With over 900 biographical entries, more than 600 novels synopsized, and a wealth of background material on the publishers, reviewers and readers of the age the Longman Companion to Victorian Fiction is the fullest account of the period's fiction ever published. Now in a second edition, the book has been revised and a generous selection of images have been chosen to illustrate various aspects of Victorian publishing, writing, and reading life. Organised alphabetically, the information provided will be a boon to students, researchers and all lovers of reading. The entries, though concise, meet the high standards demanded by modern scholarship. The writing - marked by Sutherland's characteristic combination of flair, clarity and erudition - is of such a high standard that the book is a joy to read, as well as a definitive work of reference.

The Boy Who Loved Books

The Boy Who Loved Books

Author: John Sutherland Format: Paperback Release Date: 28/06/2008

A memoir in the tradition of Lorna Sage's Bad Blood and Blake Morrison's When Did You Last See your Father? John Sutherland's childhood ended abruptly the day his father was killed at the beginning of World War Two - happily before he could kill any Germans. John's widowed mother fell in love with a new man and decamped to Argentina, leaving John to be looked after by various relatives - some more suited to raising children than others. It was an odd, unsettled childhood and John took refuge in books. He quickly learned how to fit in without disturbing people, and, in doing so, began to store up resentments as a child. These resentments, with the trigger of alcohol in later life, would one day explode - serially and for many years. The Boy Who Loved Books is an account of a disrupted childhood, but it is also an account of one man's often desperate love affair with reading matter. Books in many ways changed his life, propelling him to university, and sustaining him in the dark times that were to come. It is also a record of the shifting twentieth century and the profound changes that shook society and its ways of dealing with children in the institutions of family, school and university.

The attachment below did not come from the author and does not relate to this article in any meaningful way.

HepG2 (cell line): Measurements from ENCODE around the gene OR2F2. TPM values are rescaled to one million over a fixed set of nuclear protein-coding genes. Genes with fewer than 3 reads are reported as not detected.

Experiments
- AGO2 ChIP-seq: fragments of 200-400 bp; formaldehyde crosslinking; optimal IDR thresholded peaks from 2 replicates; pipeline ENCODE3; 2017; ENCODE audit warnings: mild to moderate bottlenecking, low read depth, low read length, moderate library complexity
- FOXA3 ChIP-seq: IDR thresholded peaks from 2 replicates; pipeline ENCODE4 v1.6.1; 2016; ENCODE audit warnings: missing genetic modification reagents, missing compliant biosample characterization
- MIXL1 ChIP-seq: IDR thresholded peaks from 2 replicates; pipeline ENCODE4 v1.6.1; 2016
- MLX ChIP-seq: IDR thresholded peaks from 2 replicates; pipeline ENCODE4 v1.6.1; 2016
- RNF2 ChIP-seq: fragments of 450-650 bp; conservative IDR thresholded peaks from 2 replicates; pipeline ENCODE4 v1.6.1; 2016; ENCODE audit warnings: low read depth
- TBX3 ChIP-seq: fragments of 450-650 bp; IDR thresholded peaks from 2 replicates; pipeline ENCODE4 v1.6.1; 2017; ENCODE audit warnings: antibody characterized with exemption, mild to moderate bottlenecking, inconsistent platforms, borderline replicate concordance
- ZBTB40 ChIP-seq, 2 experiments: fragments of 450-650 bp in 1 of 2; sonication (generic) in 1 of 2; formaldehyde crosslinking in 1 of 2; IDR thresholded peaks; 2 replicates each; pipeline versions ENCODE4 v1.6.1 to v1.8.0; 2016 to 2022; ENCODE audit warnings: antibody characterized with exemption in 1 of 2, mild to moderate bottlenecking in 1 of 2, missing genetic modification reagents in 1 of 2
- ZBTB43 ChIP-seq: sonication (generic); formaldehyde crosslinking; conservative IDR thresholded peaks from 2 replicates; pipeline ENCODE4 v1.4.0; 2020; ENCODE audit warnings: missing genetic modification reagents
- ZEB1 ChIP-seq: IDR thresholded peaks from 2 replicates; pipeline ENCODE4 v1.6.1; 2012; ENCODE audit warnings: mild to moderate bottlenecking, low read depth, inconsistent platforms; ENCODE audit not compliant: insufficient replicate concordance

Bestsellers: A Very Short Introduction

Bestsellers: A Very Short Introduction

Author: John Sutherland Format: Paperback Release Date: 25/10/2007

'I rejoice', said Doctor Johnson, 'to concur with the Common Reader.' For the last century, the tastes and preferences of the common reader have been reflected in the American and British bestseller lists, and this Very Short Introduction takes an engaging look through the lists to reveal what we have been reading - and why. John Sutherland shows that bestseller lists monitor one of the strongest pulses in modern literature and are therefore worthy of serious study. Along the way, he lifts the lid on the bestseller industry, examines what makes a book into a bestseller, and asks what separates bestsellers from canonical fiction. Exploring the relationship between bestsellers and the fashions, ideologies, and cultural concerns of the day, the book includes short case-studies and lively summaries of bestsellers through the years: from In His Steps - now almost totally forgotten, but the biggest all-time bestseller between 1895 and 1945, to Gone with the Wind and The Andromeda Strain, and The Da Vinci Code. ABOUT THE SERIES: The Very Short Introductions series from Oxford University Press contains hundreds of titles in almost every subject area. These pocket-sized books are the perfect way to get ahead in a new subject quickly. Our expert authors combine facts, analysis, perspective, new ideas, and enthusiasm to make interesting and challenging topics highly readable.

Nobel Lectures 20 Years of the Nobel Prize for Literature Lectures

Nobel Lectures 20 Years of the Nobel Prize for Literature Lectures

Author: John Sutherland Format: Hardback Release Date: 04/10/2007